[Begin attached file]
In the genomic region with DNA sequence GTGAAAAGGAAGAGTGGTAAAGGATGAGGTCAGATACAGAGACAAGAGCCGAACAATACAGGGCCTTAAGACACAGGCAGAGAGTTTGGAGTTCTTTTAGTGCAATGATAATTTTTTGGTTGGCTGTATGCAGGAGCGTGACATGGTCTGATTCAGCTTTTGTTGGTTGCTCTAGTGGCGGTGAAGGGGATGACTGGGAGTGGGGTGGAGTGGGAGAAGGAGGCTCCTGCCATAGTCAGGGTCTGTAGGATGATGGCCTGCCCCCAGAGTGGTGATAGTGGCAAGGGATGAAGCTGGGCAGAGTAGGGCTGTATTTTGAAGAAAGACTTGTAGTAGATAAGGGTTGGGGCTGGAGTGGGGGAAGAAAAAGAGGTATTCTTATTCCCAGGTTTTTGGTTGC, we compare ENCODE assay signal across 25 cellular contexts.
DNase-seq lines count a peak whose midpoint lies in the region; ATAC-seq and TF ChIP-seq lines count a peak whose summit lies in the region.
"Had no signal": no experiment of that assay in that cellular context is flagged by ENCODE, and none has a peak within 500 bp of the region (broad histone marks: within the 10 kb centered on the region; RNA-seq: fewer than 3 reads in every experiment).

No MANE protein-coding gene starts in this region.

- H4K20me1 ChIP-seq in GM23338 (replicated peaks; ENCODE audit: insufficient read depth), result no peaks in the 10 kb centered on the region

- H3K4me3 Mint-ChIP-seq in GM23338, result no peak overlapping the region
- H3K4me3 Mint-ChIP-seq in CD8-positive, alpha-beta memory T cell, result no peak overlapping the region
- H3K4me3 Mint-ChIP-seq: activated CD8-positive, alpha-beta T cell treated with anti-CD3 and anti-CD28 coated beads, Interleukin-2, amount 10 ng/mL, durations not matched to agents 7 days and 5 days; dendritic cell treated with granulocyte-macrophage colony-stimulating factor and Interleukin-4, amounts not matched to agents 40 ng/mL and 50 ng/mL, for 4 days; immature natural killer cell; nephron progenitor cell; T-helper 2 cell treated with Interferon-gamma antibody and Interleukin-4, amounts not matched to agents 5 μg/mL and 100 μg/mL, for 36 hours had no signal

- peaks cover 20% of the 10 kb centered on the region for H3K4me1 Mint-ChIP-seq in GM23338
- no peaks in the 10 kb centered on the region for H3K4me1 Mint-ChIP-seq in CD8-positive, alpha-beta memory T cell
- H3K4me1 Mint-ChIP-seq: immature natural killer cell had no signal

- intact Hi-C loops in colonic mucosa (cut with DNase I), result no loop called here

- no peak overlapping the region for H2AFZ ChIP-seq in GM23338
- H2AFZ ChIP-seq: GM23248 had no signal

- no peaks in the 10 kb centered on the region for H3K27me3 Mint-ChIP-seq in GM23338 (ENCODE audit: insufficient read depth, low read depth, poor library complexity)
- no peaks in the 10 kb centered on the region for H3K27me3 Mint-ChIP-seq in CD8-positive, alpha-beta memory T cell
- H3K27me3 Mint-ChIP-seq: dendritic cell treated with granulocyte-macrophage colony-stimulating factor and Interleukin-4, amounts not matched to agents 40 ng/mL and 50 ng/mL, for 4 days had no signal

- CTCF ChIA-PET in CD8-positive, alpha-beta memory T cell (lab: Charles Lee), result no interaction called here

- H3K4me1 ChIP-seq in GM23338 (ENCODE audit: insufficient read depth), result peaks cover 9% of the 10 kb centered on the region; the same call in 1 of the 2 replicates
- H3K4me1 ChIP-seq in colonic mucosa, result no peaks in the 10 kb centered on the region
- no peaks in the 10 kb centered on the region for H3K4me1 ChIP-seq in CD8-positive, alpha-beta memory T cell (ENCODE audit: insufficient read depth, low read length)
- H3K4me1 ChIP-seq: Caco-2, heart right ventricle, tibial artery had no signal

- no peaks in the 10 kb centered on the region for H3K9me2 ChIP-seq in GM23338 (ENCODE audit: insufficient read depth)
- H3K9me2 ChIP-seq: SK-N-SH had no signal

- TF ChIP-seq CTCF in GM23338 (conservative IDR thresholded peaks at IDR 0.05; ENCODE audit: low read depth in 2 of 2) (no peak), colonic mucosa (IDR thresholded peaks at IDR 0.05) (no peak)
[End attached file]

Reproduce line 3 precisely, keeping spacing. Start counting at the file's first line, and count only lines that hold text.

"Had no signal": no experiment of that assay in that cellular context is flagged by ENCODE, and none has a peak within 500 bp of the region (broad histone marks: within the 10 kb centered on the region; RNA-seq: fewer than 3 reads in every experiment).